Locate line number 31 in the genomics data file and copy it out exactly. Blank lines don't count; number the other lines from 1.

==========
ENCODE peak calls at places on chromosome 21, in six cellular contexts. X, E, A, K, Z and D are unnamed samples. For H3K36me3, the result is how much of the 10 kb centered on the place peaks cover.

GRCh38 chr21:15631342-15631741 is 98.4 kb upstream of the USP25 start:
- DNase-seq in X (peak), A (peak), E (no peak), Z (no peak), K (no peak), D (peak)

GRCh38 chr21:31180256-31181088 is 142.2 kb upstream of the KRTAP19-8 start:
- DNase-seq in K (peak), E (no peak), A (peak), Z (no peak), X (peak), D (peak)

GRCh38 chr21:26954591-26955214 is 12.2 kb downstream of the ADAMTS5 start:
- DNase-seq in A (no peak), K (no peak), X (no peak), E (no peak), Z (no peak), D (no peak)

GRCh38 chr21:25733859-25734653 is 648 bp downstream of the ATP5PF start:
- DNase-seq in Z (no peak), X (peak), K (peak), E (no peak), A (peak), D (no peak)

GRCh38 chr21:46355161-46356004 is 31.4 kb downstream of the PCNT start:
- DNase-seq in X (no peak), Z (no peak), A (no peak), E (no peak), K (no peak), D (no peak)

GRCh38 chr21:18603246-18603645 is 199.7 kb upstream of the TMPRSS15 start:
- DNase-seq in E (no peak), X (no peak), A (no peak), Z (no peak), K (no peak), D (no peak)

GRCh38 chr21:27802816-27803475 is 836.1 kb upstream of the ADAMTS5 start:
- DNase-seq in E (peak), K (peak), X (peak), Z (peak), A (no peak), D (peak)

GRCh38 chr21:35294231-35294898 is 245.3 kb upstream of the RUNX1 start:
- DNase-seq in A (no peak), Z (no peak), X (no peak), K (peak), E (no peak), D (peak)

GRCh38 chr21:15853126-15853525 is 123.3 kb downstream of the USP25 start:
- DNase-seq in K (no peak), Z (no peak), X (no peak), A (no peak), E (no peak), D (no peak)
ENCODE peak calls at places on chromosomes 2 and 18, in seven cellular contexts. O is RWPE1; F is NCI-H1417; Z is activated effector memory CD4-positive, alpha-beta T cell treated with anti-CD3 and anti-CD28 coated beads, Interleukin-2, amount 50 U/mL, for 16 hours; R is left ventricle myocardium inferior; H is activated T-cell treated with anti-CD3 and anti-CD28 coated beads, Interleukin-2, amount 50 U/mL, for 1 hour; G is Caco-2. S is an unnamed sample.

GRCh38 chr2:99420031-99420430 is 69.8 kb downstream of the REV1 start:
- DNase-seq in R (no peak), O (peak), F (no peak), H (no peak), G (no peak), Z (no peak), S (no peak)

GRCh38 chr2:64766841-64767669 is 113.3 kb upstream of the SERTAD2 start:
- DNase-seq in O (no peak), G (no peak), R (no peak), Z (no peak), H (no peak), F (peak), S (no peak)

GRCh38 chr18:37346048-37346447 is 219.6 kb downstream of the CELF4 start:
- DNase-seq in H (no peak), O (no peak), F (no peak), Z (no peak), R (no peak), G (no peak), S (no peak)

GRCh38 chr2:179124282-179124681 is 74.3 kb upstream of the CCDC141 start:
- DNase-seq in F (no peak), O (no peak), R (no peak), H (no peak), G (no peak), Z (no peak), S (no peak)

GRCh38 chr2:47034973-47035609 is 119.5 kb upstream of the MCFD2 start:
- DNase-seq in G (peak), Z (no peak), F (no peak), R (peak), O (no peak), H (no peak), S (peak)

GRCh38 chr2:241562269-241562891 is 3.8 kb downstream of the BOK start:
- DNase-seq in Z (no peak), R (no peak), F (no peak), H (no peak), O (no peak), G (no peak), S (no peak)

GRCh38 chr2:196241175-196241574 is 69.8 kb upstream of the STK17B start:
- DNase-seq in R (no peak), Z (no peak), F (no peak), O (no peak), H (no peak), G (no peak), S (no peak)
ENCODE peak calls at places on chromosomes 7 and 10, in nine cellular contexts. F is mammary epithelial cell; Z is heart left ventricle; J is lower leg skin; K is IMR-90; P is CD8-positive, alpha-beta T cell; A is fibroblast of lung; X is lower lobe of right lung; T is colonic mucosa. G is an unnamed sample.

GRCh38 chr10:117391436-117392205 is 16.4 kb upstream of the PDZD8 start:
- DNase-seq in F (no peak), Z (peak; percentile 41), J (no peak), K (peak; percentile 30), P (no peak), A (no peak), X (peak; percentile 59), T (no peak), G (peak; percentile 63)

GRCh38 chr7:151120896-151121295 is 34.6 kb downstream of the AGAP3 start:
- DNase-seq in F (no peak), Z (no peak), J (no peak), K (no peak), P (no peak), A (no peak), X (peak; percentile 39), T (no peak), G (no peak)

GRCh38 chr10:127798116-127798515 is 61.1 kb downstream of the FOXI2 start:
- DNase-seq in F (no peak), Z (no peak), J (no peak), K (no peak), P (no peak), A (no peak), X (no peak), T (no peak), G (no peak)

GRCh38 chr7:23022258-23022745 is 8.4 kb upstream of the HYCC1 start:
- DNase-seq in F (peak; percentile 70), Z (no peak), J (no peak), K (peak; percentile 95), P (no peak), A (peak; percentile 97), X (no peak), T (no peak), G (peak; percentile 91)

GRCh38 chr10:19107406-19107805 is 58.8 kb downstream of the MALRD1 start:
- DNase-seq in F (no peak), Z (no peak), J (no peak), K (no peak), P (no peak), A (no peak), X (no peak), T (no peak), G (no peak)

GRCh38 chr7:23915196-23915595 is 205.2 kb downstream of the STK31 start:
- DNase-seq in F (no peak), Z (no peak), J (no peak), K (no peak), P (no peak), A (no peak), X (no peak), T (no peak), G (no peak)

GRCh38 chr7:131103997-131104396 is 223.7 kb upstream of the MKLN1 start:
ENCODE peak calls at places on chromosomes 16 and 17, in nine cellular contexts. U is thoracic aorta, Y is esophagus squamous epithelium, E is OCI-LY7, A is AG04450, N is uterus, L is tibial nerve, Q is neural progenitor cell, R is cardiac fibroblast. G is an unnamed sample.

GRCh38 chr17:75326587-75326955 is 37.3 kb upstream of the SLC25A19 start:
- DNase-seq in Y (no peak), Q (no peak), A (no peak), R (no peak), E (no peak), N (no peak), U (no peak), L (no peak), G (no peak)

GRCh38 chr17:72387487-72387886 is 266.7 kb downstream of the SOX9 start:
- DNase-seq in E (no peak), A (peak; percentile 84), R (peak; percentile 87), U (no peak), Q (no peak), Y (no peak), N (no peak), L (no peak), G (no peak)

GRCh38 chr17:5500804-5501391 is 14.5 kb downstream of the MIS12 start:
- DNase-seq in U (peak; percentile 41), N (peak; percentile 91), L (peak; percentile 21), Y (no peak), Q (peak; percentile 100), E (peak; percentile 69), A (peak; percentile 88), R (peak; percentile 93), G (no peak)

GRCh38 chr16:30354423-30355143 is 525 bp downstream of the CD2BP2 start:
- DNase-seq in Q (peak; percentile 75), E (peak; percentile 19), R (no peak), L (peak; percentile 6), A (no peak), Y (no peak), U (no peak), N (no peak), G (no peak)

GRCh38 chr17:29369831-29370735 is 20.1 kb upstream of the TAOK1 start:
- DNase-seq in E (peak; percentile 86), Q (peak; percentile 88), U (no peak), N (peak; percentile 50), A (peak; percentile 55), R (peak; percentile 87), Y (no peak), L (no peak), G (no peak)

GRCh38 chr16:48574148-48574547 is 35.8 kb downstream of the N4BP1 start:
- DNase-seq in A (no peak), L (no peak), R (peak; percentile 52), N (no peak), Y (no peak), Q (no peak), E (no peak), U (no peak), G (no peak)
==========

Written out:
GRCh38 chr2:241562269-241562891 is 3.8 kb downstream of the BOK start: